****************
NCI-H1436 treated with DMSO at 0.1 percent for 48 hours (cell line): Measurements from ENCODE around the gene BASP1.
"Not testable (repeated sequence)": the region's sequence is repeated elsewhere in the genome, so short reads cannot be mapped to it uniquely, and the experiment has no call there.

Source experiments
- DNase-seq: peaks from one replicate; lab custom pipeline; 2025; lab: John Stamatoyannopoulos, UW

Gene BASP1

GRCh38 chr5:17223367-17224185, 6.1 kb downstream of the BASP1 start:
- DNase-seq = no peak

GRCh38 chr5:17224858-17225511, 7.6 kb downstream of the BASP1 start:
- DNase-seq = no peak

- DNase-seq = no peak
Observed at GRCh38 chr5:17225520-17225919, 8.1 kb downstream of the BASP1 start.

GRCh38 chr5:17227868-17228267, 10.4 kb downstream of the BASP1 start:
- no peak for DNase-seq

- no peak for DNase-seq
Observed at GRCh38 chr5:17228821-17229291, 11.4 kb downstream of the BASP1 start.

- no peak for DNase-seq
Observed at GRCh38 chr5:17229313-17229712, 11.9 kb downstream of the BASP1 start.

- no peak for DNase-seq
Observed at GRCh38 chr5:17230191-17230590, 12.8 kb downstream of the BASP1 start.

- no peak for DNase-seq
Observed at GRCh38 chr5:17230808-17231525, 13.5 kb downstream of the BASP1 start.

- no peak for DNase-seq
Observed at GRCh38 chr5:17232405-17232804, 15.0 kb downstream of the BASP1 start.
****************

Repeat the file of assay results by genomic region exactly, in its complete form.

NCI-H1436 treated with DMSO at 0.1 percent for 48 hours (cell line): Measurements from ENCODE around the gene BASP1.
"Not testable (repeated sequence)": the region's sequence is repeated elsewhere in the genome, so short reads cannot be mapped to it uniquely, and the experiment has no call there.

Source experiments
- DNase-seq: peaks from one replicate; lab custom pipeline; 2025; lab: John Stamatoyannopoulos, UW

Gene BASP1

GRCh38 chr5:17223367-17224185, 6.1 kb downstream of the BASP1 start:
- DNase-seq = no peak

GRCh38 chr5:17224858-17225511, 7.6 kb downstream of the BASP1 start:
- DNase-seq = no peak

- DNase-seq = no peak
Observed at GRCh38 chr5:17225520-17225919, 8.1 kb downstream of the BASP1 start.

GRCh38 chr5:17227868-17228267, 10.4 kb downstream of the BASP1 start:
- no peak for DNase-seq

- no peak for DNase-seq
Observed at GRCh38 chr5:17228821-17229291, 11.4 kb downstream of the BASP1 start.

- no peak for DNase-seq
Observed at GRCh38 chr5:17229313-17229712, 11.9 kb downstream of the BASP1 start.

- no peak for DNase-seq
Observed at GRCh38 chr5:17230191-17230590, 12.8 kb downstream of the BASP1 start.

- no peak for DNase-seq
Observed at GRCh38 chr5:17230808-17231525, 13.5 kb downstream of the BASP1 start.

- no peak for DNase-seq
Observed at GRCh38 chr5:17232405-17232804, 15.0 kb downstream of the BASP1 start.